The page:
Bgcenter logo
Center for cognitive-developmental assessment and remediation
Psychological services for internationally adopted children
Site Map Psychological
Dr. Gindis
Articles Directory Questions
& Answers
Publications of Dr. Gindis
Contacts &
Q: I am an ESL teacher who needs help. The administration is now saying that my adopted ELL students are not ESL because they are not bilingual. According to them, only bilingual students are ELL. Now, I know how to answer them and I have tried. However, I am not getting anywhere. Most of my students are International adoptees. I know how desperately they need my service but my district is concerned about money. They would rather label them as having a learning disability than actually help them. What can I do?

A: The answer to your concerns is not as simple as it may appear. First of all, the internationally adopted children are certainly the English language learners and they will be for a long time (depending on the age and circumstances), but they are not bilingual indeed in most cases. Let's look at an example. A typical international adoptee of a school or pre-school age will normally arrive with a native language, which:

  • Will not be supported in the adoptive family
  • Typically limited in vocabulary and developmentally below expected level
  • Delayed in cognitive/academic aspect
Naturally, there is no prier knowledge of the English language in existence too. All that makes adopted child an ELL. And as such, any adoptee is eligible for ESL automatically based on the federal law.

On the other hand, any adoptee is normally not bilingual, because their functional native language is lost within weeks in the younger children or in several months in the older ones. Due to this abruptness of the language loss and inadequate native language base, there is nothing there practically to build upon: they have to start almost from scratch in learning the new language. And they normally (excluding the cases of language disabilities) do this very fast, because the new language is necessary for their survival and because they experience total immersion, including support from the family, which can offer proper and intense modeling of conversational patters in the English language.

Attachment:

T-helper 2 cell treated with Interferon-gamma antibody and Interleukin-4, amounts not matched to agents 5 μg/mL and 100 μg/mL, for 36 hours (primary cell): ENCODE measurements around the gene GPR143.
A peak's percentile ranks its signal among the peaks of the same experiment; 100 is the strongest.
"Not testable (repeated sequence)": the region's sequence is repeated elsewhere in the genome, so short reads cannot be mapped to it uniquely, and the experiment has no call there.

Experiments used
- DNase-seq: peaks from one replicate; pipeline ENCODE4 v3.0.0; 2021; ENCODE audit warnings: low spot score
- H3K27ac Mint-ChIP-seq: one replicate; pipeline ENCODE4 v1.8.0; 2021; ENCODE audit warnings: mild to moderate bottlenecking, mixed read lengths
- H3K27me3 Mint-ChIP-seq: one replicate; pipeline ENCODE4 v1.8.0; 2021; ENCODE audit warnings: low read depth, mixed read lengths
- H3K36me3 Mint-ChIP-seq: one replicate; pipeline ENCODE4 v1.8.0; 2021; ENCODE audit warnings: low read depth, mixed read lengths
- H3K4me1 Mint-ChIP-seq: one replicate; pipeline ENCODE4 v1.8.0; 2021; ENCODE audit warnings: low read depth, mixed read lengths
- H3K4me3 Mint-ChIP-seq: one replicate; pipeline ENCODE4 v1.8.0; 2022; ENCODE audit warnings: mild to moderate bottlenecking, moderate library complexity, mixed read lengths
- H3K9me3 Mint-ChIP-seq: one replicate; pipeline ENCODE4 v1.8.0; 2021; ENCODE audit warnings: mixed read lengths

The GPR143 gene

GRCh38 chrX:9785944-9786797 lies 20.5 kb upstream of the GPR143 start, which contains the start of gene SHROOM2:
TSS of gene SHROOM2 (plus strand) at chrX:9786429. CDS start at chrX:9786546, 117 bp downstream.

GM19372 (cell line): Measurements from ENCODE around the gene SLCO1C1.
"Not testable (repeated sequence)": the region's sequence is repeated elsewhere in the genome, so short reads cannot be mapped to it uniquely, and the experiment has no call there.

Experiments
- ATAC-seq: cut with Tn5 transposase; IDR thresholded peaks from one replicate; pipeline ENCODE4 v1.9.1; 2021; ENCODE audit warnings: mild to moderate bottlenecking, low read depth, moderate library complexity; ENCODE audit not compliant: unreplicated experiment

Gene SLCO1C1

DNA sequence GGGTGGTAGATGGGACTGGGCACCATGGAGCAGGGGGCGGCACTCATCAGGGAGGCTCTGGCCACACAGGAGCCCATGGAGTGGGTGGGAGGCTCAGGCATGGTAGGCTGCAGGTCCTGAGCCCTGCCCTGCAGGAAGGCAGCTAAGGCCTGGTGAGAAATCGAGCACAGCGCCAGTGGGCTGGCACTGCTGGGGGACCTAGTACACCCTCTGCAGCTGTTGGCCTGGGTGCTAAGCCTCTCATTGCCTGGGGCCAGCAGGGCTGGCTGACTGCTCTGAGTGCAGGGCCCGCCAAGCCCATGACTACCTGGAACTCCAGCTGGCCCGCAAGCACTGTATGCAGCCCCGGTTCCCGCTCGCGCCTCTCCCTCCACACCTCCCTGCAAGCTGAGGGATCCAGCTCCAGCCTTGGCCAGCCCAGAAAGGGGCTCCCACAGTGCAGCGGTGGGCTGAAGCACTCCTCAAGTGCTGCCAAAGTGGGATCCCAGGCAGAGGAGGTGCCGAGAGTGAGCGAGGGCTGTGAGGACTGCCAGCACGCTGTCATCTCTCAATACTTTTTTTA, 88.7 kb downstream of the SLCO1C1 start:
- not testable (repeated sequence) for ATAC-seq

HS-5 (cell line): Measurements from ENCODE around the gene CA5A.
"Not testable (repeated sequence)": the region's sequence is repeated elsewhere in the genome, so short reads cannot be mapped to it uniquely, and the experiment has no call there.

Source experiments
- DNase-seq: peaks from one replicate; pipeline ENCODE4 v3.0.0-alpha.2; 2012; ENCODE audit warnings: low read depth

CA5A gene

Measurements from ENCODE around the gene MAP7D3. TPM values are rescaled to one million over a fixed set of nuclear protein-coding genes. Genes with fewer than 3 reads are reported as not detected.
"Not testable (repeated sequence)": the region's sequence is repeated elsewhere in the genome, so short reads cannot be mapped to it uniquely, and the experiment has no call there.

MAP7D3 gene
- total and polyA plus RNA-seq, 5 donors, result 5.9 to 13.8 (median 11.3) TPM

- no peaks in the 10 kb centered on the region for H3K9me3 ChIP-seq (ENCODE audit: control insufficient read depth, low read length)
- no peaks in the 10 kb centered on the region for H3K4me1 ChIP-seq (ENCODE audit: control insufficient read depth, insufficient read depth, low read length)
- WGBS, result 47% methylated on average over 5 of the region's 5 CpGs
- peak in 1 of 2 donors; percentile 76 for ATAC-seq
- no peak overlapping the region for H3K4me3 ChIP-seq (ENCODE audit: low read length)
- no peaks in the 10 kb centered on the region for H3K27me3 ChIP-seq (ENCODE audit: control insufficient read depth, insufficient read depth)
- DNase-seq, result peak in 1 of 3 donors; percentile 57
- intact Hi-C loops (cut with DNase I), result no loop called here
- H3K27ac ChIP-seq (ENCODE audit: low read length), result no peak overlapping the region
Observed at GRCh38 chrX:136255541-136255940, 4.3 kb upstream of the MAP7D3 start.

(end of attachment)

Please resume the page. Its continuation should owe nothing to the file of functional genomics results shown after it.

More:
"Do these children need any help at school with learning English under these circumstances?" you may ask. Oh, yes! They do need a lot of help with the cognitive/academic English, which does not necessarily come to them easily because of their background. Do ESL programs specifically address the cognitive English learning of internationally adopted children? Not really! But they need to do that to be useful for such a specific category of ELL as internationally adopted children, otherwise these children are better off in a regular class studying school subjects and concentrating on cognitive/academic English there. You may need to reinforce specific cognitive/academic language training part of your curriculum and show the school that your approach is not only necessary for international adoptees in this case, but will be helpful and proactive in terms of preventing much greater trouble these children may experience in the next grades--the Cumulative Cognitive Deficit (CCD), if left without any help.

Here are a couple of links to my articles that may be useful. You can always print them out for your colleagues, if necessary.



Psychological services for internationally adopted children. Copyright ©1998-2018
Last update on May 8, 2018